It is boring waiting for Santa so I am compiling a list of Murphy's Law (anything that can or will go wrong) about backpacking.
If anyone would like to contribute, please post here
(1) "Need is directly impacted by Scarcity. (in other words, the more scarce it is, the more you need it)and its natural corollary: If you bring a gob, you won't need any of it.
(2) Record cold will follow if you send home winter gear. The correlary: Record heat will follow if you decide to keep your winter gear another week.
(3) Pretending you don't hear (or just plain ignoring) a Park Ranger that is using his/her loudspeaker can get your butt thrown out of Yellowstone National Park.
(4) No matter how light you think your gear is, Brawny has just designed something infinitely lighter and more functional, and she will make a small fortune off it too.
(5) Leaving your ice axe and crampons at home in order to save weight is the surest way to get a mid-August snow storm in the high Sierras.
(6) Observing National Hike Naked Day assures one of meeting a lost, frustrated TV camera crew at a remote road crossing. They will be facing a deadline and have so far found nothing of interest to photograph.
Corollary: At least three of your blabber-mouthed friends will see
the pictures of you on the 6 o'clock news. At least one will call the
station to ID you. One of the others will post it to You-Tube.
1. The dehydrated dinner you prepared after a long 25 mile day on the trail will not look or taste anything like what the packaging described and will be inedible - even by a hungry hiker.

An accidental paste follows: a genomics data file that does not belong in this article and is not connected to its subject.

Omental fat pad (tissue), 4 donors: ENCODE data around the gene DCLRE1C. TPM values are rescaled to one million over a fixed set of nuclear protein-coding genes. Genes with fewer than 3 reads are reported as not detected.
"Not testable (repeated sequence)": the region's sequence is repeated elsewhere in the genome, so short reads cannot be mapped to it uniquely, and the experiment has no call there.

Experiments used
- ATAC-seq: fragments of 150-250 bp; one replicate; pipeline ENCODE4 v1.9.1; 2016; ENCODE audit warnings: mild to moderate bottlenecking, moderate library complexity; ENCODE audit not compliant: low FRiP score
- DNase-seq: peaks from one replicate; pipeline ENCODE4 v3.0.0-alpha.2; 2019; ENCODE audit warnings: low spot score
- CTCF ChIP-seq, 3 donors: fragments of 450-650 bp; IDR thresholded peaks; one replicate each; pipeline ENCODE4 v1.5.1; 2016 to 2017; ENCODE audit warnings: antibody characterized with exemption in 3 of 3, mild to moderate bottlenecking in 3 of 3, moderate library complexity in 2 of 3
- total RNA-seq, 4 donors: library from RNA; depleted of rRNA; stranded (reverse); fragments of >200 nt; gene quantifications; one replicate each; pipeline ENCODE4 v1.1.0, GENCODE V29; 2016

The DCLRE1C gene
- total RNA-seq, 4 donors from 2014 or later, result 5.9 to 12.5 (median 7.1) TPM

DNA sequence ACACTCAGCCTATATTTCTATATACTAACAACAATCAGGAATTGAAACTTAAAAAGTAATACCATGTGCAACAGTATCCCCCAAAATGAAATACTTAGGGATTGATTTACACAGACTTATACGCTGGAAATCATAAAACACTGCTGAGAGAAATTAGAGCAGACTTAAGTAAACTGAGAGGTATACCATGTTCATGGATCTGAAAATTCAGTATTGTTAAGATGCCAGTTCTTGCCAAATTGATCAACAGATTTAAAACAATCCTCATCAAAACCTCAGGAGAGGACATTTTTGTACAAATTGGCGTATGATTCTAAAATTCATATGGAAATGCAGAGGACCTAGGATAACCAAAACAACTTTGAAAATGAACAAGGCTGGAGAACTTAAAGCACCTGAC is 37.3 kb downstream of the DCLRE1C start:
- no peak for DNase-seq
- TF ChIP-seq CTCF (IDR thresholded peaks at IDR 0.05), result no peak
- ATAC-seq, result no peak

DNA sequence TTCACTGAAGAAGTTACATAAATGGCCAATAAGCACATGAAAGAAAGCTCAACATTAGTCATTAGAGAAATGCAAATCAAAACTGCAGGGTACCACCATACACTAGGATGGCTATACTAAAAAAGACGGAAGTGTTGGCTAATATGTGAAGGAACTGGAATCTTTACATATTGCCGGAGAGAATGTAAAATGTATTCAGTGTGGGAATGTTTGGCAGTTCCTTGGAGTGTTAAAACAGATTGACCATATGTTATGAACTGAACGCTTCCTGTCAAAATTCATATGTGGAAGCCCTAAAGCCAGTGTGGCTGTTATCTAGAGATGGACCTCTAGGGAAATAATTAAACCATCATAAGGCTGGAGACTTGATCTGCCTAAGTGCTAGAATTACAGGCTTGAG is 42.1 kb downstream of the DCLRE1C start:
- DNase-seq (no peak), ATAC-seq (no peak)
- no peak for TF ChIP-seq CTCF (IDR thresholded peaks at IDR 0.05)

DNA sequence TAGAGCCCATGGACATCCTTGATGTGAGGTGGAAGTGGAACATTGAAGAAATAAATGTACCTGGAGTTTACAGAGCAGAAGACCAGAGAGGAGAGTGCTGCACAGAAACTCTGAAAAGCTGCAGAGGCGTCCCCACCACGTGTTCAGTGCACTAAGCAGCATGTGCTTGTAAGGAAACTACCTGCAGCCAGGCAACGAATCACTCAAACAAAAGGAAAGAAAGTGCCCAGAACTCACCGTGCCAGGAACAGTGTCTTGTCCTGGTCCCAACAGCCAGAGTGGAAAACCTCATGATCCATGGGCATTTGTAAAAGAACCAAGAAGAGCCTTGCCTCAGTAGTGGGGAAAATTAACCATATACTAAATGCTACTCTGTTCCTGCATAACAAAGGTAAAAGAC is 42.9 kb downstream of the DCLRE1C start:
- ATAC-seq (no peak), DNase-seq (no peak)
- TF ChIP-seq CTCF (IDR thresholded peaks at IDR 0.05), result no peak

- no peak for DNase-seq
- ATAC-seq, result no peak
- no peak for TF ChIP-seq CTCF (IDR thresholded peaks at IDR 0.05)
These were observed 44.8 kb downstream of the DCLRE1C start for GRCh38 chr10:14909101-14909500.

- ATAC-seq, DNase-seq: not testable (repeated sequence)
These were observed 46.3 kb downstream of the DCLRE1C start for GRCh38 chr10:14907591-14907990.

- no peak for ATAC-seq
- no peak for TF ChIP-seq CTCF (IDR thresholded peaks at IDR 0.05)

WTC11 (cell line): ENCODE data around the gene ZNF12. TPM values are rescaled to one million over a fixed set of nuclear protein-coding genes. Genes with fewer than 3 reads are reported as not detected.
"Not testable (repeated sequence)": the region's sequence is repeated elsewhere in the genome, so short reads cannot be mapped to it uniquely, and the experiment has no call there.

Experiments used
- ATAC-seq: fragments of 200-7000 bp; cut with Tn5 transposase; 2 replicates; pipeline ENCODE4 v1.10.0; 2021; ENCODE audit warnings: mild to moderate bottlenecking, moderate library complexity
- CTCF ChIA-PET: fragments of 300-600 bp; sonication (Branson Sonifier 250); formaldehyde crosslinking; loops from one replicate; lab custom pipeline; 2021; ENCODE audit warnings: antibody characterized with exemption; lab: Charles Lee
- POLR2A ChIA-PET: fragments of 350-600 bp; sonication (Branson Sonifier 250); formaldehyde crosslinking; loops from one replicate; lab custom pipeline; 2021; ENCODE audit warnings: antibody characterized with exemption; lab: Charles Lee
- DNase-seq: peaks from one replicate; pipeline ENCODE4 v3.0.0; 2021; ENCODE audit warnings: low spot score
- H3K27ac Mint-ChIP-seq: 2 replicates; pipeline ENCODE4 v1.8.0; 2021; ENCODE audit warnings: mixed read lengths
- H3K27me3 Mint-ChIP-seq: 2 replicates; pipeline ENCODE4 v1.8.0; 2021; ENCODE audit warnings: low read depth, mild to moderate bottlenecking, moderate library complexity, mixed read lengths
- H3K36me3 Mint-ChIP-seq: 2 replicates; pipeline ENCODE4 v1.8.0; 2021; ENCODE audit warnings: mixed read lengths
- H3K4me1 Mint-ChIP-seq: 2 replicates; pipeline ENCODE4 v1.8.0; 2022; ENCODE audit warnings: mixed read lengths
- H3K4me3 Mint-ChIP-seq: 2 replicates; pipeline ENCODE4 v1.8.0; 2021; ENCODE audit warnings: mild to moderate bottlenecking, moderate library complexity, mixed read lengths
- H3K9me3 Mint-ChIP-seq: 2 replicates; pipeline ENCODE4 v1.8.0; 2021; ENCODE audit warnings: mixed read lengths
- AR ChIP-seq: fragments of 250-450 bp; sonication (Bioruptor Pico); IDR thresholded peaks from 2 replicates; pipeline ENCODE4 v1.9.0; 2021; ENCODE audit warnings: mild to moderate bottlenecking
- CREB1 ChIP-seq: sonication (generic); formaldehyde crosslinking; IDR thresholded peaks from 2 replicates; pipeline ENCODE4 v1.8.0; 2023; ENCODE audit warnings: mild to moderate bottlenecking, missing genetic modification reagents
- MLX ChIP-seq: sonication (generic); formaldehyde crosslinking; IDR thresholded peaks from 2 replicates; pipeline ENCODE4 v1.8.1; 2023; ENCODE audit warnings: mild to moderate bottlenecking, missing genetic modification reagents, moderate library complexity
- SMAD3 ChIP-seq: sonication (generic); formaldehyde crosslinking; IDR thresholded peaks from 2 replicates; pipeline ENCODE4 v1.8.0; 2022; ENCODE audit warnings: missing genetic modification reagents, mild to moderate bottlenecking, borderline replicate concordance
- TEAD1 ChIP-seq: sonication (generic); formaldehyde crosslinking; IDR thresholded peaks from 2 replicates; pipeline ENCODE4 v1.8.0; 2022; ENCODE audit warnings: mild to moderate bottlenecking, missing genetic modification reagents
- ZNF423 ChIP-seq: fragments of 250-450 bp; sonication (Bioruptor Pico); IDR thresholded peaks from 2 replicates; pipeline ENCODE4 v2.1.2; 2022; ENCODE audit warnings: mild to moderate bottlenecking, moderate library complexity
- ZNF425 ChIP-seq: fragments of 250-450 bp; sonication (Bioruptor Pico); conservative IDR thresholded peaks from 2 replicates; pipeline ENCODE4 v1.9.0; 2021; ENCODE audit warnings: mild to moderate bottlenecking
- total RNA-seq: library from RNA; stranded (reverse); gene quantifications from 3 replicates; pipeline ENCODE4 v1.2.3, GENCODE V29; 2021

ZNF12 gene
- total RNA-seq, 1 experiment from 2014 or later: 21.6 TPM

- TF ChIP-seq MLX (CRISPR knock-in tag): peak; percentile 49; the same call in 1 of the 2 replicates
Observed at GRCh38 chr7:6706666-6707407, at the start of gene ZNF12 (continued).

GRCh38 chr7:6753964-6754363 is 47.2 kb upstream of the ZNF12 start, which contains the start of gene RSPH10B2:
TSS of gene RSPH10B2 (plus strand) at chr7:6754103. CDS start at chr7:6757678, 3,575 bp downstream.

2. Only after irretrievably throwing your inedible dinner away will you discover that your pack is now devoid of food and it is still 34 miles to your re-supply point.
COROLLARY: 26 of those 34 miles will be up-hill
3. Sadly, there is no such thing as dehydrated water. You still have to carry those eight liters at 2 pounds each on your desert trek.
4. The sugar you just stirred into the group's evening tea turns out to be baking soda. While trying to avoid the rocks and insults hurled in your direction, you make a mental note to properly label everything before loading your pack.
5. The watched pot never boils. The unwatched pot carbonizes its contents solidly to the bottom in the blink of an eye.
6. In your haste to get to the trail, you neglect to test-fire your stove. Only AFTER your support vehicle leaves and you begin to prepare dinner do you discover that one of the fuel connections leaks under pressure. Unfortunately, you have already lit the match.
COROLLARY 1: In your rabid pursuit of ultralite Nirvana, you left the special wrench needed to tighten said connection at home.
COROLLARY 2: You learn to love slightly crunchy, cold re-hydrated food over the next 125 miles.
7. The packaging called the dinner "spicy". Out on the trail you discover that the manufacturer has discovered a process to dehydrate molten lava.
COROLLARY: You have three more of these dinners in your food bag.